On Thursday, Supervisor Don Knabe called for a once-monthly limit that could affect all county departments. Officials also limited the Board of Supervisors to once-weekly car washings, effective immediately.
Depending on how many vehicles are affected, this could amount to some serious water savings. The largest local government in the nation, Los Angeles County has roughly 12,500 vehicles. Some departments had no limits on the frequency of their washes before Wednesday evening, despite the state’s prolonged drought.
Service records obtained by this news organization revealed that most of the county supervisors washed their take-home SUVs and sedans two or three times a week and actually increased their frequency after Gov. Jerry Brown ordered a 25 percent cut of urban water use in April. They used tap water too, instead of recirculated water.
The story, which was posted online Tuesday evening, went viral. Major news wires picked it up, as did the Drudge Report and other news websites. Readers from across the country wrote the supervisors criticizing their water use during the state’s crippling four-year drought.
• AUDIO: Reporter Mike Reicher talks about the supervisors’ car-wash controversy on KABC-AM with Doug McIntyre
“I can’t believe that my family is working so hard to cut back on water usage, while Mark Ridley-Thomas, Michael Antonovich and Don Knabe act like we have unlimited water,” Hawthorne resident Deb Robertson wrote to the supervisors. “We turn off the water in the shower while lathering up, keep a bucket there to capture the cold water while it is warming up and use it to water the plants.”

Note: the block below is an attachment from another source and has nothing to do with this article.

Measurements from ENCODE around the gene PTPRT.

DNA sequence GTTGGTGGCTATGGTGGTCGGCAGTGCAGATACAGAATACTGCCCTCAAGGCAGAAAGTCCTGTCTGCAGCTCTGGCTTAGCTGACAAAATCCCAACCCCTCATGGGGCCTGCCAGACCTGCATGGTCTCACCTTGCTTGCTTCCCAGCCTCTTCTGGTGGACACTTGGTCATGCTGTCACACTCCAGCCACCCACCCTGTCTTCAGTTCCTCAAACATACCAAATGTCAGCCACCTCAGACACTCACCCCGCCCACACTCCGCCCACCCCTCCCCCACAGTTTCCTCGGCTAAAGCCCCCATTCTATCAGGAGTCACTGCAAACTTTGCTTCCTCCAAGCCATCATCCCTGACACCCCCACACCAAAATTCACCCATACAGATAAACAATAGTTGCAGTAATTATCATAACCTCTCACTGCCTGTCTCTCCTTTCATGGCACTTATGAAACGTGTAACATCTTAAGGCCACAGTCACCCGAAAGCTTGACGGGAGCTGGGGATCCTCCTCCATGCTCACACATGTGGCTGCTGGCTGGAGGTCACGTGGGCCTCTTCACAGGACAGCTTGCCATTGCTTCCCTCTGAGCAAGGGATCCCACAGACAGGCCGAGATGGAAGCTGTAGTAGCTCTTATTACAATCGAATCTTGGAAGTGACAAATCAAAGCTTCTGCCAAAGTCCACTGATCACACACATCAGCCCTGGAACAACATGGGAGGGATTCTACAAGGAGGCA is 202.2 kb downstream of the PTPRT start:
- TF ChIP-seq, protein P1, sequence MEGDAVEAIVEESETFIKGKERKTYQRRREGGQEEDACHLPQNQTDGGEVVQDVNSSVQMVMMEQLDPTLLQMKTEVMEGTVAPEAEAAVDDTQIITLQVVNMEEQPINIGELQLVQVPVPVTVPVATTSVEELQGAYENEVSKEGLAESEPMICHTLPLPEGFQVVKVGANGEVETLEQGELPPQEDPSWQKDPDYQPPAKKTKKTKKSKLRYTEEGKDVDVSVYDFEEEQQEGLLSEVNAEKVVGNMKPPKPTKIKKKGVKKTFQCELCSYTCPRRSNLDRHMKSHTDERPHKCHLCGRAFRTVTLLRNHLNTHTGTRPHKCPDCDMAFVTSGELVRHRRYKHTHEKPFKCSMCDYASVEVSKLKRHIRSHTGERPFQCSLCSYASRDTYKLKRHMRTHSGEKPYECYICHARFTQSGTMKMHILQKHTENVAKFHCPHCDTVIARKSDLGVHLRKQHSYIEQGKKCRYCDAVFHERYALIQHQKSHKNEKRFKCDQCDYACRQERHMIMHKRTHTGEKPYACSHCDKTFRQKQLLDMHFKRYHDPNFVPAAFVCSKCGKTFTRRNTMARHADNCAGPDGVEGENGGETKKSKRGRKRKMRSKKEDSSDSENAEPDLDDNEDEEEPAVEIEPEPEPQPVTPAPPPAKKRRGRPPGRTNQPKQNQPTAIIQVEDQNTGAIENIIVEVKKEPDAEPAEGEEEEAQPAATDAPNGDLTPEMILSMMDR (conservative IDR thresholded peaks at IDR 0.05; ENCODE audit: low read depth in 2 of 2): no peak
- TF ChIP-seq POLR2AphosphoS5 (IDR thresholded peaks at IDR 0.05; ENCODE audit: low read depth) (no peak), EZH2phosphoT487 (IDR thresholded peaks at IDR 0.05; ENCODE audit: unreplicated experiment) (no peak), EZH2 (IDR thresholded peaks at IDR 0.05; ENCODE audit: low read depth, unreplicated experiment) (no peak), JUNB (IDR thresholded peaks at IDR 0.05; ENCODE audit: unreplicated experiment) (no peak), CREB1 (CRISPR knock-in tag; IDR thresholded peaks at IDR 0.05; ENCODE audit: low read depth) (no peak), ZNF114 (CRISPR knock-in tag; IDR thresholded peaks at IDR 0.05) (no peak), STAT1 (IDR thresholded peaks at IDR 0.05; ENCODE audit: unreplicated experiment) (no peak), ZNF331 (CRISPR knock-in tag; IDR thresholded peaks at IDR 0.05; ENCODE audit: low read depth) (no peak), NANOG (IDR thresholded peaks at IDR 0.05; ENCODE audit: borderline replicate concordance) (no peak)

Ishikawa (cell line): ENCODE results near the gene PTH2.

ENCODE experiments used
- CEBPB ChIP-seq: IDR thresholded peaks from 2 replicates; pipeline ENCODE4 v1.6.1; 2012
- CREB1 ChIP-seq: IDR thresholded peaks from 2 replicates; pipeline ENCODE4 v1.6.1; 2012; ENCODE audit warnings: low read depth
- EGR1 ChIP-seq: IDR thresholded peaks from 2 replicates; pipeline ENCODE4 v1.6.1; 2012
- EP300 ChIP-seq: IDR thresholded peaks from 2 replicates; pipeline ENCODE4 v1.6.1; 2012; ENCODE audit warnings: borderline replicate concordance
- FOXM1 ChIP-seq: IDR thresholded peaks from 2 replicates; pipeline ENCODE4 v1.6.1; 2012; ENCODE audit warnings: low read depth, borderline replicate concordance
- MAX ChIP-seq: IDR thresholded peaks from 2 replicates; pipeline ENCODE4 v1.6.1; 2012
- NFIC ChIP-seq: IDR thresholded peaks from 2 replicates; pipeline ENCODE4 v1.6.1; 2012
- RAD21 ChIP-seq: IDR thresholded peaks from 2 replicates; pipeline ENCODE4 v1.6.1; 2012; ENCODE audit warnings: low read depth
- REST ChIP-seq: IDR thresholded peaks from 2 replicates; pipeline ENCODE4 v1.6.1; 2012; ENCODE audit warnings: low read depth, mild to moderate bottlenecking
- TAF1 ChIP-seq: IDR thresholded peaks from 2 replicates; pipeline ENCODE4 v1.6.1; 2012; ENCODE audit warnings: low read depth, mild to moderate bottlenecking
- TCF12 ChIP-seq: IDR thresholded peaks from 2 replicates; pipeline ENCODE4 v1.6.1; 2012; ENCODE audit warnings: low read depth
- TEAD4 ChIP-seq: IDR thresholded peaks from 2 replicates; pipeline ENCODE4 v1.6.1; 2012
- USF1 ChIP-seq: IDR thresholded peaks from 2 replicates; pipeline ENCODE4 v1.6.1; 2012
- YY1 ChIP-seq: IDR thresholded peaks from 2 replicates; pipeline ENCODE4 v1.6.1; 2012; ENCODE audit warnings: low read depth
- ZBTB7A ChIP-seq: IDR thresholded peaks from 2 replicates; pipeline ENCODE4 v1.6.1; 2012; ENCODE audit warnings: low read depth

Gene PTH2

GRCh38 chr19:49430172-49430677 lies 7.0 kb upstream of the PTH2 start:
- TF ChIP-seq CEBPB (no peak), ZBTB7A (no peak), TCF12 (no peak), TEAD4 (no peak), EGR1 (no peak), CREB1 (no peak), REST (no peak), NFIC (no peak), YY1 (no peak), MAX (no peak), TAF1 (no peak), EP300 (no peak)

On Wednesday, the county changed its policy. An official from the department overseeing vehicle maintenance wrote the supervisors, outlining their once-weekly limit. That restriction applies to vehicles washed at the downtown headquarters, where the supervisors are based. The county also runs washes at two other facilities.
• VIDEO: County supervisors get a lot of car washes despite drought
Other local governments, including Long Beach and Santa Monica, have pledged to skip car washes for 60 days.
On Thursday, Knabe released a motion that calls for department heads to develop a policy limiting car washing to at most once a month, and to report back to the Board of Supervisors in 30 days. He also called for county officials to explain why they didn’t reduce water usage from fiscal 2014 to fiscal 2015. Revealed as one of the most frequent car washers, Knabe cited the facts in the news story for his actions.
“This runs totally counter to the county’s stated efforts to conserve water,” he wrote, “and it sets a very poor example to those looking for county leadership in water conservation during this historic drought.”
If approved Tuesday, Knabe’s motion would also address recycling water. It would instruct the county to assess the feasibility of converting its downtown carwash, where the supervisors clean their cars, to recirculated water. Officials clarified that one of the three county carwashes, a facility east of downtown used by the Sheriff’s Department, operates on recycled water. An earlier official statement said the county does not use recycled or recirculated water.
As of 2014, the county had nearly 4,000 vehicles, not including the Sheriff’s Department, the Fire Department and public works. A 2008 grand jury report said those other departments had about 8,500 vehicles. A more recent count was not immediately available.
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